A celebrity is a well-known person who commands public recognition and fascination. Although the celebrity may have existed for hundreds of years, the emergence of influencers gives rise to a new breed of celebrities on social media, who are ordinary-people-turned-experts in an area of interest (e.g., lifestyle). Together, the traditional celebrity and influencer illustrate the industry- and socially-constructed star-making processes. On the one hand, traditional celebrities’ path to fame is supported by networked media and the entertainment system. On the other hand, influencers create contents that netizens can pick and choose to like and follow, making their path to fame a socially-constructed process. Nevertheless, the star-making industries in the 21st century are embracing big data, AI, and machine-learning algorithms to “design” and “manufacture” celebrities. In so doing, they usher in a “new” industry-constructed process that has “created” K-pop stars and virtual influencers. Given the prevailing consumption culture, both the celebrity and influencer often engage in brand endorsement practices. The major strands of celebrity endorsement (CE) research highlight the celebrity, consumer, and endorsed brand. In addition to factors that can be traced directly to the celebrity (e.g., trustworthiness, attractiveness, images), CE research discusses how the celebrity’s match with a product or brand and how the celebrity’s relationship with consumers (both fans and the general public) offers important contingency factors that impact the effects of CE. Meanwhile, influencer-marketers are passionate about their area of expertise. They share their personal brand usage experiences with and provide contextualized recommendations to consumers. Their relationship with consumers is characterized by trust, intimacy, and dialogue. Without the traditional celebrity’s glamour, they use “authentic” and “similar” strategies in their self-branding efforts. These practices allow them to address the consumer’s instrumental and relational needs when making purchase decisions, an act that a traditional celebrity is less effective in making happen. Armed with big data and the like, the current star-making industries has the power and control at an unprecedented scale. The K-pop stars and virtual influencers thus created and managed have been successful. However, their path to fame raises concerns over institutional governance, regulatory control, and ethics of the celebrity and endorsement businesses as well as the means of cultural production. These issues together render celebrity studies and endorsement research a discipline both interesting and challenging to pursue.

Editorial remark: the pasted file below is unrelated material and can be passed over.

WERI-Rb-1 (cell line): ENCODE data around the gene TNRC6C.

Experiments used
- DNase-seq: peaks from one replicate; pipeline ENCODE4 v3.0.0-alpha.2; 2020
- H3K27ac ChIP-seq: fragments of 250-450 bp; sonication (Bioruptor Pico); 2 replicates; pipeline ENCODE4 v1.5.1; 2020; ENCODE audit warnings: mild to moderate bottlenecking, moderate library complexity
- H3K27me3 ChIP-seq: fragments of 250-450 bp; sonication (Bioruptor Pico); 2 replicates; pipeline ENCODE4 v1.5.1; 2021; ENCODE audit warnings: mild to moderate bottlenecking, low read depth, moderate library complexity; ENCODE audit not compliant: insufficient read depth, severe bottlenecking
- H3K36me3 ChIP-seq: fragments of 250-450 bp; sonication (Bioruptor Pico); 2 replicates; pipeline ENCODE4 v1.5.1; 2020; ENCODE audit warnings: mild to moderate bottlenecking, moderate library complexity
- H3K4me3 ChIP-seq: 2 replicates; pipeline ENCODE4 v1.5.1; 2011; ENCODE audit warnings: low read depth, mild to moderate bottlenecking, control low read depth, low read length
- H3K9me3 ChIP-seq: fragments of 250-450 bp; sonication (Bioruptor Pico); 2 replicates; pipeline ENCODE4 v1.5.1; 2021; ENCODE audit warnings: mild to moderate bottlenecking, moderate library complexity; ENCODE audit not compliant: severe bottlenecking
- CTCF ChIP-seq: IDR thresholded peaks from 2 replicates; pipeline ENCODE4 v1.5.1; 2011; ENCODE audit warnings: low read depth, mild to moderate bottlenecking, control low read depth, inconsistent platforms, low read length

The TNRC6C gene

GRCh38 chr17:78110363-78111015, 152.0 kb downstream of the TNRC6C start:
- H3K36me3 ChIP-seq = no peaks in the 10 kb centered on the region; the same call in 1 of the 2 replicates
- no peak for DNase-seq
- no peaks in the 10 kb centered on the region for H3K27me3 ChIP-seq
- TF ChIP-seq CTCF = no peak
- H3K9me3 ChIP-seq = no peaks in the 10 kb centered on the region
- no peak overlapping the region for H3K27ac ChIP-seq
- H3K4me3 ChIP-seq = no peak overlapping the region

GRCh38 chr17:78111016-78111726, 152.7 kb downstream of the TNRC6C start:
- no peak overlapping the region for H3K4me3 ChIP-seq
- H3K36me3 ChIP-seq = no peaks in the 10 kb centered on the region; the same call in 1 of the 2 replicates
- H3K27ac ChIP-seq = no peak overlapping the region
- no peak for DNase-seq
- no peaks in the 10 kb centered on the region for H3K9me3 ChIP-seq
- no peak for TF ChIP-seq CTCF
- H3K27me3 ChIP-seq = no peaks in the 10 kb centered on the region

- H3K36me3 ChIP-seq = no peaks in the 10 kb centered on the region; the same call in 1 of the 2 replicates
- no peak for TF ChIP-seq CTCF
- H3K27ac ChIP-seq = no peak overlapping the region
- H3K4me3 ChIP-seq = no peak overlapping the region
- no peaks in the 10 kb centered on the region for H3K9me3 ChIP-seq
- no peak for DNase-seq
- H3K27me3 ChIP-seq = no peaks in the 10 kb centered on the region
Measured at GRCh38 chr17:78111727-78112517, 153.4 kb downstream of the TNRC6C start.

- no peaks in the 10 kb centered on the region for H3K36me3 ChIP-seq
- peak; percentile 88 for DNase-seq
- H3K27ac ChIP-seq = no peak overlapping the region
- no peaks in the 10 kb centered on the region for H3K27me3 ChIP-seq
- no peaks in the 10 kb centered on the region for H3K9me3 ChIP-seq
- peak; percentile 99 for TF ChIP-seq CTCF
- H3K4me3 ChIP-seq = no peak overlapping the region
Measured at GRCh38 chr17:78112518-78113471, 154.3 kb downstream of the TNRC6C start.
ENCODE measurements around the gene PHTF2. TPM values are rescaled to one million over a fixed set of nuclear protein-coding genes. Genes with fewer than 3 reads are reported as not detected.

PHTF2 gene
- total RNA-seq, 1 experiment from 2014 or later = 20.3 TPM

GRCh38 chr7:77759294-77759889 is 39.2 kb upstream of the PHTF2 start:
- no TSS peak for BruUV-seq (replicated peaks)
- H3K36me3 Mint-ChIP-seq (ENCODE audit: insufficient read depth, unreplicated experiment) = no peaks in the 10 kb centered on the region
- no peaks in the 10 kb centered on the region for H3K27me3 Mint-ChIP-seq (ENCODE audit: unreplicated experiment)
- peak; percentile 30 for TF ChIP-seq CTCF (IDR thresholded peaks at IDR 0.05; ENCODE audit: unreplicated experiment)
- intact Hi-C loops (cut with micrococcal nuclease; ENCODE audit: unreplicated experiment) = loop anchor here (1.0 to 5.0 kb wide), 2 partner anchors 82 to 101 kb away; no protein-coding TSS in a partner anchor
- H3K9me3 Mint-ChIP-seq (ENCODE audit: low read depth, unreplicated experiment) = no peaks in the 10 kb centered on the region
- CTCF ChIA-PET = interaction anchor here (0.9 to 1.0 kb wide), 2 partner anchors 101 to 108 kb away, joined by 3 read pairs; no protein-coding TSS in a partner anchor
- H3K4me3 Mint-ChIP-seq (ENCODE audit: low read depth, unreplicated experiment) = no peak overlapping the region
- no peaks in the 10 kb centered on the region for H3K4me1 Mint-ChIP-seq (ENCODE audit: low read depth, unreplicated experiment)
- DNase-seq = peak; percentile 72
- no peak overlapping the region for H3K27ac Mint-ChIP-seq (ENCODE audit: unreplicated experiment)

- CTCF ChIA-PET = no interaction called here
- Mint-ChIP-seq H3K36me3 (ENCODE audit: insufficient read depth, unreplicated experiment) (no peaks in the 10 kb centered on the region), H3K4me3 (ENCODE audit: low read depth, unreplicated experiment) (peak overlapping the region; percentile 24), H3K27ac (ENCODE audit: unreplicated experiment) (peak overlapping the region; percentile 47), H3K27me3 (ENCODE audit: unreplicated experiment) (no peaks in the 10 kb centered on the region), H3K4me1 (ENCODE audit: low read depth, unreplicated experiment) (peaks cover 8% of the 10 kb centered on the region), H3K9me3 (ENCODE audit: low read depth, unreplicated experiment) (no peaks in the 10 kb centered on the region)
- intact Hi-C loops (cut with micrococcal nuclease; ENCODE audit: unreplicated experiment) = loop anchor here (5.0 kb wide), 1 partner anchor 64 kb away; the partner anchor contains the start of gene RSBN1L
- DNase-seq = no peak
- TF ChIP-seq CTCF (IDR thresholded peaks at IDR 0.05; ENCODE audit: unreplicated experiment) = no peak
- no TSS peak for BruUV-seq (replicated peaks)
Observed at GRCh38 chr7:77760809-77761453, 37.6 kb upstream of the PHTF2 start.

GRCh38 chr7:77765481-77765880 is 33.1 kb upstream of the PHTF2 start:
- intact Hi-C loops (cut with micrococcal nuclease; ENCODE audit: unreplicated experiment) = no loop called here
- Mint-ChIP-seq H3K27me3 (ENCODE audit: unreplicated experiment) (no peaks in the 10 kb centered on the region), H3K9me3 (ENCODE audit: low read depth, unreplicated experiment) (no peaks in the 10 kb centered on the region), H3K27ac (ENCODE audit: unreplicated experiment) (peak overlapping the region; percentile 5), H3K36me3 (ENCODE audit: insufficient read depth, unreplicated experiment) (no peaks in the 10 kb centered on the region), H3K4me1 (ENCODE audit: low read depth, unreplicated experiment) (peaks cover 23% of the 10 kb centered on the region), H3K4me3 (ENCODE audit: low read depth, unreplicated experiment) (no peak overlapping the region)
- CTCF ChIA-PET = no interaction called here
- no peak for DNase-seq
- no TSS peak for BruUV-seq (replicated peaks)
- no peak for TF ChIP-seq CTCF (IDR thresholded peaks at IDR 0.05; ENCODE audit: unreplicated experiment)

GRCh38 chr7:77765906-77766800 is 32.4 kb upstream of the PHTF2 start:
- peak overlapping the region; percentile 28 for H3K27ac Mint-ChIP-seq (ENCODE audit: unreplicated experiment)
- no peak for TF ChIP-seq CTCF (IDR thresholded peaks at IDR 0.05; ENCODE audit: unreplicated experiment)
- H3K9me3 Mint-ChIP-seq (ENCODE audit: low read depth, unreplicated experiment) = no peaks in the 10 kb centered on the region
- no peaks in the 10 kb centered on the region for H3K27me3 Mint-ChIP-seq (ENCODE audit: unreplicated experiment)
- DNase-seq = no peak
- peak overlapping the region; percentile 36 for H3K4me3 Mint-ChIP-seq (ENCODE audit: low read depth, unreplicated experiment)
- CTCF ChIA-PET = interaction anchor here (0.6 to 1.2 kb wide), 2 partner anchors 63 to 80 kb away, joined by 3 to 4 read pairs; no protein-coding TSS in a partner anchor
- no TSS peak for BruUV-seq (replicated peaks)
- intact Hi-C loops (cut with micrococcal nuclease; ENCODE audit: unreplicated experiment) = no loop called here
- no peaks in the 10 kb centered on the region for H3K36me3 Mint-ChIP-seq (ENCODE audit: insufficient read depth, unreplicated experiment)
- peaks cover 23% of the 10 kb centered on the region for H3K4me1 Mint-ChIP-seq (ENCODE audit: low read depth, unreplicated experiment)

Celebrity politicians are having a profound impact on the practice of politics within the United States and United Kingdom in the 21st century. With the adoption of social media platforms, celebrity and image candidates have deployed new strategies for attracting constituents. Taken together, the proliferation of celebrity politics and the ubiquity of digital platforms have fostered a unique atmosphere in the contemporary political moment, wherein “outsider” candidates may leverage their fame to launch themselves into the public spotlight. In turn, through their celebrity brands and digital presence both populists such as the U.S. President Donald Trump and left-wing leaders including U.K. Labour leader Jeremy Corbyn have established an “authenticity” in which they “occupy” a public space to define their candidacies. Consequently, as celebrities and image candidates promote political agendas among target audiences/citizens, it is necessary to reflect upon their significance in election campaigns, policy agendas, and activism.